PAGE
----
Many, therefore, settle for the more guttural [x] instead, or roll the “r” from the tip of their tongue with a trill, as is customary in Spanish. The goal, however, is to get the uvula – that little thing hanging in the back of your throat – to vibrate.
If you read the earlier tip, you know that “r” is merely the voiced version of [x]. So if you can say “ach” properly, hold that last sound and then start humming with your mouth slightly open. This should produce a wonderful uvular German “r”.
If neither is part of your repertoire just yet, the best tip I have heard so far came from a Chinese friend of mine. He told me that the way he learned to pronounce the German “r” is through a ritual of personal hygiene – gurgling.
Take a sip of water in your mouth, tilt your head back, and gurgle as if you want to clear your throat. Be sure to use your voice. As we have learned earlier, “r” is a voiced sound. You should feel a vibration in your throat that sounds a little like a purring cat. Remember how and where you produced this sound, and then you’ll be ready to give it a dry run.
3. Wie geht’s?: How to say “e” in German
There are three sounds in German that are represented with “e”. Two of them usually don’t pose any hardship to English speakers: the short [ɛ] and the unpronounced [ə] (as in “denn” and at the end of “Aufgabe”, respectively). Both sounds also exist in English, which is why they’re easier for those native speakers (see English “bed” and “an”).
The one that is most difficult for foreigners to pronounce is the long German “e”, found in the German alphabet and represented by [e:] in the International Phonetic Alphabet.
First thing to keep in mind is that the German “e” is not a diphthong. Many English speakers will try to pronounce “Wie geht’s” as “Vee gates?”. The vowel in “gates”, however, is made up of two sounds, like in “bay“. The German “e”, on the other hand, is just one sound. Remember this!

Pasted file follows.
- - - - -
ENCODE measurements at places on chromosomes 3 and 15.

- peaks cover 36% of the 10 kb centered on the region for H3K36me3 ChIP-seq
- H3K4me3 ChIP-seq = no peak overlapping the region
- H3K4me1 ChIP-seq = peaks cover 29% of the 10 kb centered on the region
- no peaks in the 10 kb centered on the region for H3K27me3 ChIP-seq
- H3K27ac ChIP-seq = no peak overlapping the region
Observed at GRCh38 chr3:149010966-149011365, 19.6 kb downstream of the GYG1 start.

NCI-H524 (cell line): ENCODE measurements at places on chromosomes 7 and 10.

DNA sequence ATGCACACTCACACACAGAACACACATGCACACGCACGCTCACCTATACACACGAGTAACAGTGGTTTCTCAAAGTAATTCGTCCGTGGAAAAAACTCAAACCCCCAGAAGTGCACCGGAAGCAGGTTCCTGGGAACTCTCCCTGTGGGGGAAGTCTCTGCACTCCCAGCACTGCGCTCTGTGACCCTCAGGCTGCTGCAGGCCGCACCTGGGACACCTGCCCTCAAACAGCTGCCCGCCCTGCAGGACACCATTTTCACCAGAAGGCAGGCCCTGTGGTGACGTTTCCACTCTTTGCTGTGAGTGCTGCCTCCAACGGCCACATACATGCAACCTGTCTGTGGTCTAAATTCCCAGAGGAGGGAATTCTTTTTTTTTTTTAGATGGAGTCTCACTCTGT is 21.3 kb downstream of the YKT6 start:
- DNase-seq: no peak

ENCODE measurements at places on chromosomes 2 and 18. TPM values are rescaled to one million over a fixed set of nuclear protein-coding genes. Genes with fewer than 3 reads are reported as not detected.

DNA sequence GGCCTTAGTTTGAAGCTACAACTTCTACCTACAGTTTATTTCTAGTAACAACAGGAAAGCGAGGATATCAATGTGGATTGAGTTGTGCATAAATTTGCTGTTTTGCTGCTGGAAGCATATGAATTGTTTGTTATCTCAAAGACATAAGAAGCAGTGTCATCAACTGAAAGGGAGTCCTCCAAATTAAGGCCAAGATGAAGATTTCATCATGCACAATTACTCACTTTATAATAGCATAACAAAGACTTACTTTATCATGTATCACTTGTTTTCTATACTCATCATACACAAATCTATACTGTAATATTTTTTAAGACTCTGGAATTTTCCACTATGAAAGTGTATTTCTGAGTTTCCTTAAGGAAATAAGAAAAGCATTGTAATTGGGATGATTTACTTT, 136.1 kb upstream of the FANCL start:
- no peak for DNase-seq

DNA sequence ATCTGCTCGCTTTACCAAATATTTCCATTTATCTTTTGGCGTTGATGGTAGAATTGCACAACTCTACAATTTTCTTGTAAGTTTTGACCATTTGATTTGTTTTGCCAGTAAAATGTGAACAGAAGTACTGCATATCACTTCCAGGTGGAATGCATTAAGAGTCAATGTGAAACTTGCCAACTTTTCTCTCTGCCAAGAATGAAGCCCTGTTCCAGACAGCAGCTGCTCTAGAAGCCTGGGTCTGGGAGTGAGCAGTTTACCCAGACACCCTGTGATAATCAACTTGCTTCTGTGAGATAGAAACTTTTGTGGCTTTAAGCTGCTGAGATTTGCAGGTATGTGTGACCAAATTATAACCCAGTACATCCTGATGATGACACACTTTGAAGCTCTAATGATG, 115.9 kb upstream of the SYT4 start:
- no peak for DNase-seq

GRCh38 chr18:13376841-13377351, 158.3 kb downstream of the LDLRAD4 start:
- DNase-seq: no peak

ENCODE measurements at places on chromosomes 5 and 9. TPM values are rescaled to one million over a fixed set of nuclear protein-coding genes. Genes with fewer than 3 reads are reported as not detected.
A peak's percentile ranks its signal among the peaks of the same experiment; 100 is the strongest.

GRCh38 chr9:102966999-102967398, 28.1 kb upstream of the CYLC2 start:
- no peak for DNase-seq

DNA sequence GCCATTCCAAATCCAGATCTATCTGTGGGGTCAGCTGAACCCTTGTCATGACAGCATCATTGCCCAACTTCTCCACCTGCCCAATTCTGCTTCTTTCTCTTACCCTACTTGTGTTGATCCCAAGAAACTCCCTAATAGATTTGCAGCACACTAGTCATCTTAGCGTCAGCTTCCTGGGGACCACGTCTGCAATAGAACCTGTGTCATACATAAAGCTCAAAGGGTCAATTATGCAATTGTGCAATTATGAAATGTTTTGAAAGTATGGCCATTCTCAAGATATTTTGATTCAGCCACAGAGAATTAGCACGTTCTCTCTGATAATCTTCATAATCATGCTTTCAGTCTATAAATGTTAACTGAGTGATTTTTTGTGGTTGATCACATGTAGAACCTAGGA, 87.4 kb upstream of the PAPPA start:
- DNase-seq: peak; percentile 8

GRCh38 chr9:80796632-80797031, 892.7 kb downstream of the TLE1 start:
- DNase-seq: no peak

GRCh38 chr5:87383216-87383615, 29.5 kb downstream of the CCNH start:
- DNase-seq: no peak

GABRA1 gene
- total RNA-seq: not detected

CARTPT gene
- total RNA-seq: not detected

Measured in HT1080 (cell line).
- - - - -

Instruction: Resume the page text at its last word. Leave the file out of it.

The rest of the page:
The German “e” is almost like the starting sound of the word “ending”, but more closed. Since this is hard to understand, what I recommend is to slowly pronounce the word “yeah“. The right kind of “e” is found in the transition from “yee“ toe“ to “ah“. This works because “yeah” already starts with a more closed vowel, thereby forcing you to produce a perfect German “e”.
Learning German Pronunciation Tips
If you find yourself struggling with any particular pronunciation, remember that practice makes perfect. It is almost always possible to find some sort of crutch in your own language that lets you work on producing the particular sound.
Start off by working on the sounds in isolation. If you feel reasonably comfortable, move on to practicing them within words in combination with other sounds. Continue until you can pronounce them naturally.
If you twist your tongue while working on your language units, try one or two glasses of good German beer. Preferably in the company of native speakers. That should loosen it back up and make practice all the more enjoyable.